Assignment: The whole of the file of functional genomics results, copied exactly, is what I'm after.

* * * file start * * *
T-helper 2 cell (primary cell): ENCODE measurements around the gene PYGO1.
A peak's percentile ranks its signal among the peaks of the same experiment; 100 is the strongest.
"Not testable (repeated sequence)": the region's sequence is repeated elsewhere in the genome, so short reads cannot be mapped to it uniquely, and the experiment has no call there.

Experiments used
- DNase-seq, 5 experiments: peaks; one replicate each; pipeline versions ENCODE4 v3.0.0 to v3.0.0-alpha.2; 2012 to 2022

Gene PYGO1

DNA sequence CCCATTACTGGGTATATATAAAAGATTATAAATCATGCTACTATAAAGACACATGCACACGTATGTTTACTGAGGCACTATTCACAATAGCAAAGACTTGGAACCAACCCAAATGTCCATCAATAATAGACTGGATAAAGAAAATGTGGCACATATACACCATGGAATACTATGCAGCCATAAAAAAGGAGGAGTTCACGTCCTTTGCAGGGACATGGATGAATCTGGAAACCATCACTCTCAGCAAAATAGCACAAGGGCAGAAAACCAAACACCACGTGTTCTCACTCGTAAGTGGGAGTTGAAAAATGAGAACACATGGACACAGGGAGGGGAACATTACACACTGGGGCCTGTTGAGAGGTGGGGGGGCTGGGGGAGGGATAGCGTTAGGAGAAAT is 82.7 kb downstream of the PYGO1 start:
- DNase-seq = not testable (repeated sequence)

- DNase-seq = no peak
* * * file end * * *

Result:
T-helper 2 cell (primary cell): ENCODE measurements around the gene PYGO1.
A peak's percentile ranks its signal among the peaks of the same experiment; 100 is the strongest.
"Not testable (repeated sequence)": the region's sequence is repeated elsewhere in the genome, so short reads cannot be mapped to it uniquely, and the experiment has no call there.

Experiments used
- DNase-seq, 5 experiments: peaks; one replicate each; pipeline versions ENCODE4 v3.0.0 to v3.0.0-alpha.2; 2012 to 2022

Gene PYGO1

DNA sequence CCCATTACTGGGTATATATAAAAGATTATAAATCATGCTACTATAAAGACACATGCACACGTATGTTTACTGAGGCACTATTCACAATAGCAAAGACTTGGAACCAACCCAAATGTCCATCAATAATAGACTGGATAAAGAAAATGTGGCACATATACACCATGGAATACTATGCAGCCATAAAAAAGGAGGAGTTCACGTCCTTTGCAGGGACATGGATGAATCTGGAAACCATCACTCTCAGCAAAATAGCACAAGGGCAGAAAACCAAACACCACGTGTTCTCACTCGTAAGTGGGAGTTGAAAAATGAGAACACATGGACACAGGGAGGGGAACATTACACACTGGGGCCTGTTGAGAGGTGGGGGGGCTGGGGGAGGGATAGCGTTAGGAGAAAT is 82.7 kb downstream of the PYGO1 start:
- DNase-seq = not testable (repeated sequence)

- DNase-seq = no peak